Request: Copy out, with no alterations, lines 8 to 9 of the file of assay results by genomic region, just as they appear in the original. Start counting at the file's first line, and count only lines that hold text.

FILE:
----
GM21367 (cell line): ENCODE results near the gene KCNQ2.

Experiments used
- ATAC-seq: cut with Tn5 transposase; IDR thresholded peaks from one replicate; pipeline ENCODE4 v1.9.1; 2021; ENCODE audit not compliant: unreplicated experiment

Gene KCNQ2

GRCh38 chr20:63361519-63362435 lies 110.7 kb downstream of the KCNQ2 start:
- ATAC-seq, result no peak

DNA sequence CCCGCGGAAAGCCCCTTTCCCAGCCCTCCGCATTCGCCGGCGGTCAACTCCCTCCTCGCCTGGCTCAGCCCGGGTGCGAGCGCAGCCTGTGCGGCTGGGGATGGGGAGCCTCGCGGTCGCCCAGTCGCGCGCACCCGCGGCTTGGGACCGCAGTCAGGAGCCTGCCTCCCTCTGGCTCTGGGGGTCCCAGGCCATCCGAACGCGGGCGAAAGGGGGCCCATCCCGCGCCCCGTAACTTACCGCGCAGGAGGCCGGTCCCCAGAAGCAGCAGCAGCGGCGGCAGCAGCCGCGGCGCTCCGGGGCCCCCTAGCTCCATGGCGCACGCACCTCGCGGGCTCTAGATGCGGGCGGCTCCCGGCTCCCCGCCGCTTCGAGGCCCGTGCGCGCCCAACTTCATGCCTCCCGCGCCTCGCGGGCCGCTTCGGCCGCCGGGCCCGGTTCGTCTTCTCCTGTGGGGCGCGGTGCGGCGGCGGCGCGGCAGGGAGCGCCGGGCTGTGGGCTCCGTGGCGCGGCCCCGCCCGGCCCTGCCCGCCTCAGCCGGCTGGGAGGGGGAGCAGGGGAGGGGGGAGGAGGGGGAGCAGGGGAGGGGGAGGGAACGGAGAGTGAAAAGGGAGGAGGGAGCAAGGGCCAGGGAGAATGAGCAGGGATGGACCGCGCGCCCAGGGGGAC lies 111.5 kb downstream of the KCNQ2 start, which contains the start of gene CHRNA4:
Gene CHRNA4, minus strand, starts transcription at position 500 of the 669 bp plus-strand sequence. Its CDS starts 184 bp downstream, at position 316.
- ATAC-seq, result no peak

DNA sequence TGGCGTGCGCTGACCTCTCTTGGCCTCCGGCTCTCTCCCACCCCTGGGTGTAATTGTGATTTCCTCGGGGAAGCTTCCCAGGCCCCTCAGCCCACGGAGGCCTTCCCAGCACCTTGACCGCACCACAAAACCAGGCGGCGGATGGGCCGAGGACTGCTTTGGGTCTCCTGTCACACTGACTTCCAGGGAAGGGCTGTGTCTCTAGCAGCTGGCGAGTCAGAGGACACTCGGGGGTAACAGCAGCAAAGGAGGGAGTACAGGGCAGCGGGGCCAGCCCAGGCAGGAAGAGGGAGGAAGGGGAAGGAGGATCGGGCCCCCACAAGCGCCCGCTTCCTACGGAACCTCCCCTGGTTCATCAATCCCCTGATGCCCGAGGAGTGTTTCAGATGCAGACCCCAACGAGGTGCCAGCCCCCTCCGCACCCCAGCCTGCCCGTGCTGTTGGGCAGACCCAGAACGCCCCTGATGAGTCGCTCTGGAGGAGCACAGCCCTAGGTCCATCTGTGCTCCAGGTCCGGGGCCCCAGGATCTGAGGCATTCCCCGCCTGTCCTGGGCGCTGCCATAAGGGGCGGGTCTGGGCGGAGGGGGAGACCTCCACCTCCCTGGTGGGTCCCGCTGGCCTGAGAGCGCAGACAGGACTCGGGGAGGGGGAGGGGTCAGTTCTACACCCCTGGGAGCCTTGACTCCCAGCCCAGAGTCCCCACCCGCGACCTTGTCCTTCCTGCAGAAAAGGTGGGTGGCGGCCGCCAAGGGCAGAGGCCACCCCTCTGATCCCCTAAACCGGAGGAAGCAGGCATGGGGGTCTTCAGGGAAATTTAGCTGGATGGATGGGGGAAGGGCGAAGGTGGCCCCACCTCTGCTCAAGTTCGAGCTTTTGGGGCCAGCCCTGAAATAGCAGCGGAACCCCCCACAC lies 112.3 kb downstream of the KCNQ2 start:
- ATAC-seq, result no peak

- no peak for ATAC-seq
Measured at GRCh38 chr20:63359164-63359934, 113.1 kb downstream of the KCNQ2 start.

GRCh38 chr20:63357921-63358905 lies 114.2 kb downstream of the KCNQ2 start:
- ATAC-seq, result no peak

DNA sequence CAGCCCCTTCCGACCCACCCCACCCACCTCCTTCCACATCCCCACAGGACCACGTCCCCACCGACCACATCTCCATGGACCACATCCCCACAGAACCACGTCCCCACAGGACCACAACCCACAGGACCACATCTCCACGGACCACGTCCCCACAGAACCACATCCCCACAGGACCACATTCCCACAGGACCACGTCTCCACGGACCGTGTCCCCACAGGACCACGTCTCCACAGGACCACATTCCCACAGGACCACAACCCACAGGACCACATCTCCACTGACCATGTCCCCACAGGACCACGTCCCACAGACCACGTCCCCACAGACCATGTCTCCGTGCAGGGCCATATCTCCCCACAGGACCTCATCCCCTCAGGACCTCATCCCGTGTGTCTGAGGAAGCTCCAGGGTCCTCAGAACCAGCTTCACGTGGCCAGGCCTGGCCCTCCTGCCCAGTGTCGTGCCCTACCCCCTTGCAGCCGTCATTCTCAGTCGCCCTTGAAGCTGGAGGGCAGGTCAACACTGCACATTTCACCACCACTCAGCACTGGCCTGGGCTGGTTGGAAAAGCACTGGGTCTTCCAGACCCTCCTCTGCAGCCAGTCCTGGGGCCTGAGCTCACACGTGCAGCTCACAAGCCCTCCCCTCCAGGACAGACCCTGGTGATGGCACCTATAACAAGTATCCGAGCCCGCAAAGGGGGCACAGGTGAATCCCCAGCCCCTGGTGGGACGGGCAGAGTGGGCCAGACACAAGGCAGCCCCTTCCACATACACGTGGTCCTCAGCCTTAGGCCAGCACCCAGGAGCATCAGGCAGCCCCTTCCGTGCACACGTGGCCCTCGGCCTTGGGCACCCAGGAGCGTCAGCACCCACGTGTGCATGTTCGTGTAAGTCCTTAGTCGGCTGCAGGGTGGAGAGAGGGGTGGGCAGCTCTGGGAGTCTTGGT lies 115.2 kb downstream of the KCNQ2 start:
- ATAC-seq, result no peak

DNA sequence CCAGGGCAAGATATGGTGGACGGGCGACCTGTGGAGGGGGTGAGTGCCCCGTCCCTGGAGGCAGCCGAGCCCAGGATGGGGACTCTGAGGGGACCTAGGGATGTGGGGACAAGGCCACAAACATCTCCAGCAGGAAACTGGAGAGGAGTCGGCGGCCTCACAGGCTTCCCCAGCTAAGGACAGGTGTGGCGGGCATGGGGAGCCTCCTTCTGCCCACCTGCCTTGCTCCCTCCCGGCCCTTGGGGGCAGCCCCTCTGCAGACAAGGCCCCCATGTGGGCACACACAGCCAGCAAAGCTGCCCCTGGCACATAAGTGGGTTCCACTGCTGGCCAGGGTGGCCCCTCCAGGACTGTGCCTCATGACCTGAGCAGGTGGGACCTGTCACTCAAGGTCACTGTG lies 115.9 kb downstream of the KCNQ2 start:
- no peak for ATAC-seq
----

Gene CHRNA4, minus strand, starts transcription at position 500 of the 669 bp plus-strand sequence. Its CDS starts 184 bp downstream, at position 316.
- ATAC-seq, result no peak